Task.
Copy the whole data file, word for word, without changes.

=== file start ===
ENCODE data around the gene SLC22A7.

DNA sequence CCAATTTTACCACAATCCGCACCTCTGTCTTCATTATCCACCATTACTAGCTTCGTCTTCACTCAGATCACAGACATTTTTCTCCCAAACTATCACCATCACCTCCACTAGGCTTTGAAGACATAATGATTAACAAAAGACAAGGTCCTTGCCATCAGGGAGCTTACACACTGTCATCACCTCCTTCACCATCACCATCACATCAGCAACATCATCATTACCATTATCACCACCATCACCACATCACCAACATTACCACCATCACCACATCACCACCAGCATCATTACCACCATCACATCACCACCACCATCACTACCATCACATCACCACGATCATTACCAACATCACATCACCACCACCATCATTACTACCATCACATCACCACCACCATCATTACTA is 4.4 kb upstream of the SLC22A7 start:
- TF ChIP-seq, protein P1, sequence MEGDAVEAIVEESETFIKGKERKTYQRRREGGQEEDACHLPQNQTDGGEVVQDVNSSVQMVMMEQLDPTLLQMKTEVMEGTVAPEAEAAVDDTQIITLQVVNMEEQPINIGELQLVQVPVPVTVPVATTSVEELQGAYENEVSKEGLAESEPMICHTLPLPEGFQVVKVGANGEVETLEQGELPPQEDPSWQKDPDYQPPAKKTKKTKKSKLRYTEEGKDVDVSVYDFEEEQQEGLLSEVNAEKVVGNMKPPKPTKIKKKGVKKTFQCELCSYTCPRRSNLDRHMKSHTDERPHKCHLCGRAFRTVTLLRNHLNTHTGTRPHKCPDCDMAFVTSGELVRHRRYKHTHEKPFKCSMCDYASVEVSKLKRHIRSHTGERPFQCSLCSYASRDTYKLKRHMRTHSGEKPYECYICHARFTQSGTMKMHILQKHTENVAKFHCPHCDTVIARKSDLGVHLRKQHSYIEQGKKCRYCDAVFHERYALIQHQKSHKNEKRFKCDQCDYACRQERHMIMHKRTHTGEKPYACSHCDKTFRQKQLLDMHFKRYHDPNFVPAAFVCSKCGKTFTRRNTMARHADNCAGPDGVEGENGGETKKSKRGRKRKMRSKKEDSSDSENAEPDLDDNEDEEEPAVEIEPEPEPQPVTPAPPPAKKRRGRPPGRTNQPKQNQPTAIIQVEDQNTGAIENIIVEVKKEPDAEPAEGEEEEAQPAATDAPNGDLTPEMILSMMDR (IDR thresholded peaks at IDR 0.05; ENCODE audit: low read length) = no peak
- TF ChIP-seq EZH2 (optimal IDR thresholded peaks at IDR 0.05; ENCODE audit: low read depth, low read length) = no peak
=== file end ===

ENCODE data around the gene SLC22A7.

DNA sequence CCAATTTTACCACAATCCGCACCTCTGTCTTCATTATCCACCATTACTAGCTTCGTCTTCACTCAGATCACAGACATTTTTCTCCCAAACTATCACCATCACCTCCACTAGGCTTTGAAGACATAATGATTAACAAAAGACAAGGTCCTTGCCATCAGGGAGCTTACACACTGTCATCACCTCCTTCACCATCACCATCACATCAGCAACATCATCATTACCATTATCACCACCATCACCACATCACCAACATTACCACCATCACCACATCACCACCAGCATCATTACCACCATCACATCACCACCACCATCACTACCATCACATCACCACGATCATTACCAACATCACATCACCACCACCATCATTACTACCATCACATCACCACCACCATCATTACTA is 4.4 kb upstream of the SLC22A7 start:
- TF ChIP-seq, protein P1, sequence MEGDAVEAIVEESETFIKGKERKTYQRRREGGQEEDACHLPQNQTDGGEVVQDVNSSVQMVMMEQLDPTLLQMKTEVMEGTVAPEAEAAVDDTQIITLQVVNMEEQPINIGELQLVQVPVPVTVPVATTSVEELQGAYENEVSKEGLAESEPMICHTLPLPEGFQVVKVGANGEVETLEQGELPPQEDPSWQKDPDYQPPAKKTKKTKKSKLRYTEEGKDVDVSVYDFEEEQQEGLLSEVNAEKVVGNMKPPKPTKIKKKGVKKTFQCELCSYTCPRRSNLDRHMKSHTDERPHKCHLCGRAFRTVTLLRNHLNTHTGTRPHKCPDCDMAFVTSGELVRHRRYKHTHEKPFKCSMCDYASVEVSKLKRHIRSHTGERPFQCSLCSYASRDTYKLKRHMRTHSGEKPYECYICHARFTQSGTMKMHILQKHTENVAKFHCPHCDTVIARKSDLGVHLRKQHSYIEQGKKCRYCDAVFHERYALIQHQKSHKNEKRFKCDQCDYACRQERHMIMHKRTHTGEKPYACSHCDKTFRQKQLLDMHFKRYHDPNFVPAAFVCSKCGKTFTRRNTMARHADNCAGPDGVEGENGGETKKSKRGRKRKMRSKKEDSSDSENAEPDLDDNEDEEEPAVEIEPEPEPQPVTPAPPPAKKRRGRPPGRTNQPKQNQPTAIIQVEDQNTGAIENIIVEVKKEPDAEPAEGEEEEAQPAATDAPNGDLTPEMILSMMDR (IDR thresholded peaks at IDR 0.05; ENCODE audit: low read length) = no peak
- TF ChIP-seq EZH2 (optimal IDR thresholded peaks at IDR 0.05; ENCODE audit: low read depth, low read length) = no peak